Hope2012


Survivalism and Preparedness Links
July 10, 2011, 11:05 am
Filed under: agriculture, alternatives, collapse, community, food, health, nuclear war, resistance, water

No Nonsense Self Defense is a website that features many great essays about violence and self-defense, including “High Risk Behavior And Knowing Where You Are,”“Are Martial Arts Self-Defense?,”“The Best Way to Get Attacked,”“The Economy And Stress Violence,”and “Who’s Going To Rob You?.” But my absolute favorite section is “Psychology and Survival.” If I can convince you to read only one of these links, please let it be that last one.

Progressive Backyard Survival: How to Master Survival Skills on Limited Time

EBook: Primitive Technology: A Book of Earth Skills

EBook: Primitive Technology II: Ancestral Skill

E-Book: Primitive Wilderness Living & Survival Skills: Naked into the Wilderness

10 Essential Skills Necessary for Survival

Essential maker skills

Practical Survival Skills 101 – Understanding Emergencies

Survival and Austere Medicine: An Introduction

Air Force Survival Training Manual – Free Download

Nowhere safe: natural hazard maps

Surviving Economic Collapse: Tips, Tactics, And Gear

Fifty Things To Do Now if you fear an economic breakdown

11 Ways To Prepare For Civil Unrest

Depression 2.0: Creative Strategies for Tough Economic Times

Collapse Survival Will Be Tribal: Begin Recruiting Now

Arctic Survival::Desert Survival::Jungle Survival::Sea Survival:: Cold Weather Survival

Use Desert Survival Skills to Get Drinking Water During Floods 

Top Post-Collapse Barter Items And Trade Skills

100 Items to Disappear First

Store or Starve A beginner’s guide to food storage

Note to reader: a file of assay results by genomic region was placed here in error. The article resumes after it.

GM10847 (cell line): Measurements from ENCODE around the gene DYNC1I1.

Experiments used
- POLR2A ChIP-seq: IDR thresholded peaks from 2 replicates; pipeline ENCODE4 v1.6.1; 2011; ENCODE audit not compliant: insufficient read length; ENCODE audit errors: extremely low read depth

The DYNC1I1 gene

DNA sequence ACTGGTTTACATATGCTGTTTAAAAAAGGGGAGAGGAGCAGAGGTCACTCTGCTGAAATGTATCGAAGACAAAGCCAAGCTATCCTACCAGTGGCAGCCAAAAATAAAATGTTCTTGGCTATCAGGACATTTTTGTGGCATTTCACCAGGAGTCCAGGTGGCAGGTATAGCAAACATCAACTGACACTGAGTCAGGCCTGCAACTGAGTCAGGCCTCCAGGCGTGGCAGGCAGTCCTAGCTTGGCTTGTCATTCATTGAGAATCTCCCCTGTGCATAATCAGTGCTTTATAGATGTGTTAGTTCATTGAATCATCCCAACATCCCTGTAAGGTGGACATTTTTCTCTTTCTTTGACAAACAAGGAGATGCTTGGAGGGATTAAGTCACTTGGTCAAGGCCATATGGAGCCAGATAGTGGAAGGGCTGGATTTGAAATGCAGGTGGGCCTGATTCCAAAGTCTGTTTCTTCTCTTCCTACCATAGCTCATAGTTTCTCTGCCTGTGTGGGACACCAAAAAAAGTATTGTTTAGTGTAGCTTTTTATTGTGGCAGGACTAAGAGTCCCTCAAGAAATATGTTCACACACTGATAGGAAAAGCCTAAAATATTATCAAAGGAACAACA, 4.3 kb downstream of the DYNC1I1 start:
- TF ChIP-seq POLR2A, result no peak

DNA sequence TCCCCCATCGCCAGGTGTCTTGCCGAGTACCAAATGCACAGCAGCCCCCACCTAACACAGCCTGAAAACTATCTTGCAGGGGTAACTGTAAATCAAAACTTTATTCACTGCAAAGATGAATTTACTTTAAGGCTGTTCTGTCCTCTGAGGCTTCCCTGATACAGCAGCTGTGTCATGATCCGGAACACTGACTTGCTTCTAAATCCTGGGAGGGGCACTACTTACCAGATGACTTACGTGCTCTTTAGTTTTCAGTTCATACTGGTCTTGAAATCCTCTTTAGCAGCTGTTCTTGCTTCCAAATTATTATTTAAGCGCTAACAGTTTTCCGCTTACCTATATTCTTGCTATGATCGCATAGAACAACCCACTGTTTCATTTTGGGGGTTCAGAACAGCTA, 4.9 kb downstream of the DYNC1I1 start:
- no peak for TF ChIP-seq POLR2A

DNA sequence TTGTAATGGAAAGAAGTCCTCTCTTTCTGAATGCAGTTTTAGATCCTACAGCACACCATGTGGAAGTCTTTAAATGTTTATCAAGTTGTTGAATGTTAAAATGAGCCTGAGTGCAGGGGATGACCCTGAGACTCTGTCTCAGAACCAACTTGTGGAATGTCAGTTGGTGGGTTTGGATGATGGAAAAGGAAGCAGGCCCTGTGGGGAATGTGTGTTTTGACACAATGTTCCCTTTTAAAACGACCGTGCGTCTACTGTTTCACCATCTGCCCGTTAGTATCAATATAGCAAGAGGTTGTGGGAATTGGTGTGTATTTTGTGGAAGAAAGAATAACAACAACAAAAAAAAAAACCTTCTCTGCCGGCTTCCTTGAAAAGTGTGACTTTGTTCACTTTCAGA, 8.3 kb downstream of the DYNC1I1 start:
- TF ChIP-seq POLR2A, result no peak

11 Emergency Food Items That Can Last a Lifetime

Survival Gardening: Part 1

Sprouts: An ideal emergency preparedness food

Don’t Leave Home Without It: the Vehicle 72-Hour Kit

The Get-Home Bag

Emergency Preparedness: Your Vehicle

The 4 Most Likely Ways You Can Die If the SHTF

SURVIVE ANYTHING! Chapter 1: Nuclear Attack

Nuclear War Survival Skills – E-Book from Oak Ridge National Laboratory



Models for Developing Sustainable Water Systems

DIY Greywater Recycling in Los Angeles

In New Mexico, Ancient Traditions Keep Desert Waters Flowing

How a Tiny Town Sent an International Water Giant Packing

Community Water Solutions in Action in Laos

DropNet Fog Collector Harvests the Mist to Create Pure Drinking Water

Could Prickly Pear Cactus Be The Secret to Cheap, Clean Water?

Life Sack Solves Drinking Water Issues for the Third World

Advice for Water Warriors

“Every now and then in history, the human race takes a collective step forward in its evolution. Such a time is upon us now.” Maude Barlow on how to move the water justice movement forward.

Tear Down the Dam and Rebuild the Commons

The battle of the small Mexican town of Temacapulin to prevent a large dam from being constructed and submerging their home.

The Water Crisis: A Practical Solution

One practical solution to the water shortage is to replace our centralized water based sewer system with on site, waterless toilets and recycle grey water. Grey water is the water from the kitchen and shower and can be recycled, on site and reused for landscaping. This will reduce our demand on the water source by 80 percent while simultaneously creating a sustainable, renewable, agricultural resource, namely, organic nitrogen.